In Jane Johnson’s novel, The Secret Country, her characters travel between Earth and Eidolon along wild roads, invisible doorways that can only sensed by those receptive to magic. As I read her story, this reminded me of another novel I had read, one also involving talking cats. As she delves into folklore and mythic characters, such as centaurs, satyrs, and dryads (I’m excluding dragons from that list because dragons are real), I wondered if she had borrowed the concept of the wild roads from some of the same sources.
The novel in question was The Wild Road by Gabriel King. A little research revealed that Johnson wrote this novel (under a pseudonym) with M. John Harrison back in the 1990s. So the Eidolon Chronicles follow a trail she blazed earlier in her career, one that paved her way for later adventures.
|Interior Illustration by Adam Stower|
(who has also written his own books).
Jane Johnson has spent her life following her own wild road. As a fan of J.R.R. Tolkien, she earned a masters degree in Scandinavian studies, concentrating on those old Icelandic sagas that Tolkien loved. She then went to work for George Allen and Unwin, Tolkien’s publisher. Within a short time there, she became responsible for all Tolkien-related books, as well as overseeing many popular authors, including Stephen King, Dean Koontz, Arthur C. Clarke, and George R. R. Martin. (The latter author's Fantasy novels in the Song of Fire and Ice sequence have been compared to Tolkien's, and adapted into the HBO “Game of Thrones” TV series). Her love of Tolkien also took her to New Zealand, where she served as an advisor on Peter Jackson's The Lord of the Rings films. (She is featured on the extended-edition DVDs). Additionally, she wrote visual companions to the films, using the pseudonym Jude Fisher.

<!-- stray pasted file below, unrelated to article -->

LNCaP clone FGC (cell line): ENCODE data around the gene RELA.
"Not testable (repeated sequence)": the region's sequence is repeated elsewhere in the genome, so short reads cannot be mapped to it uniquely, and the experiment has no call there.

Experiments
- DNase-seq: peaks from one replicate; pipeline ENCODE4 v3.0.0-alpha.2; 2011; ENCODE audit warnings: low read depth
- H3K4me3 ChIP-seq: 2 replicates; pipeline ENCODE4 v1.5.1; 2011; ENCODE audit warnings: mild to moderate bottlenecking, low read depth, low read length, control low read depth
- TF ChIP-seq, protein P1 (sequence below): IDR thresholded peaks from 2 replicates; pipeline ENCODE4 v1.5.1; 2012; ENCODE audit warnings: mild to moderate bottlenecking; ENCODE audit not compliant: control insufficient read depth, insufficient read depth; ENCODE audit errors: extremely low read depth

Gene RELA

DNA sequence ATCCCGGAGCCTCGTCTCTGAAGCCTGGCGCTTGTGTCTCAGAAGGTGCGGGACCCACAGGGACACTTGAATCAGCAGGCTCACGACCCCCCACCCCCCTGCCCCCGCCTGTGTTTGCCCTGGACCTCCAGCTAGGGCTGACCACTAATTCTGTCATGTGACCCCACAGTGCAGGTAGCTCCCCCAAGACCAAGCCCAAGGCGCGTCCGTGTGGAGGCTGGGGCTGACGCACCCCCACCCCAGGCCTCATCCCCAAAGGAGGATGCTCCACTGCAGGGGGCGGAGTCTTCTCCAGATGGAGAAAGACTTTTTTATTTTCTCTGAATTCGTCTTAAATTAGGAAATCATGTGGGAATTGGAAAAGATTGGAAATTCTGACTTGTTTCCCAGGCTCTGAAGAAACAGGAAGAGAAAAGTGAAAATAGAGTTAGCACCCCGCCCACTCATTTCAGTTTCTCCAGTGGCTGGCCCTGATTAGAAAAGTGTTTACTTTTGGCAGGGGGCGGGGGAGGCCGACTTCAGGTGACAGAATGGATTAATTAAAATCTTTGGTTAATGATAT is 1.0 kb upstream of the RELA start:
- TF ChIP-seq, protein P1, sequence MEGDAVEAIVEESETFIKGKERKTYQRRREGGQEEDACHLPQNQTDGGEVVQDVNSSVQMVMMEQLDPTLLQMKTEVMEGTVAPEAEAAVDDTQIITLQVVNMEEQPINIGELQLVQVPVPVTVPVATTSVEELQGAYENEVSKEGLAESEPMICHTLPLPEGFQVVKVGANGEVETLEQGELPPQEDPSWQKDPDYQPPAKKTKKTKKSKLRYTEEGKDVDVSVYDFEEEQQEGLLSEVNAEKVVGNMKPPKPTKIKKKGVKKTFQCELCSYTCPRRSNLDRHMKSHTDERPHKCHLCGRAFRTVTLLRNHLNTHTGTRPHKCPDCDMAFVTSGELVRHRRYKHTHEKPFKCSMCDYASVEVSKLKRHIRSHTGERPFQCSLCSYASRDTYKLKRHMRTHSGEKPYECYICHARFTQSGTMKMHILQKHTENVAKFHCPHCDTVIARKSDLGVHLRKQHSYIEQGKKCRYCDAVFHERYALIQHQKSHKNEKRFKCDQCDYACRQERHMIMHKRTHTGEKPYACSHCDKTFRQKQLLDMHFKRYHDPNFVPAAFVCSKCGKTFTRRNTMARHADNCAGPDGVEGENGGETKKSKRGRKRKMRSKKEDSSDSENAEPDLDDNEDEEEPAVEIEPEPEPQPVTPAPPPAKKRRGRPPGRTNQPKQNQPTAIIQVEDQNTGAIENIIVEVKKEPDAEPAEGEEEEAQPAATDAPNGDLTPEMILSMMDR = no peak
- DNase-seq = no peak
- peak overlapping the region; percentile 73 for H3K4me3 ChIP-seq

As if all that's not enough, Johnson's wild road extends beyond her love for J.R.R. Tolkien. During a research trip to Morocco in 2005, a near-fatal climbing incident caused her to reevaluate her life. So she gave up her life in London, and moved to that North African country, where she married a Berber tribesman. She now splits her time between his village in the Anti-Atlas Mountains, and a town in her native Cornwall. In addition to telecommuting in her duties as Fiction Publishing Director for HarperCollins, she still writes and publishes her own fiction. Her most recent titles include adult historical novel The Sultan’s Wife, and Gold Seekers, the fifth installment in her children’s Eidolon series.
In Fiction, would-be heroes travel along wild roads on fabulous adventures. Jane Johnson walks those wild roads herself. Thankfully, she then records her journeys, so that we can accompany her.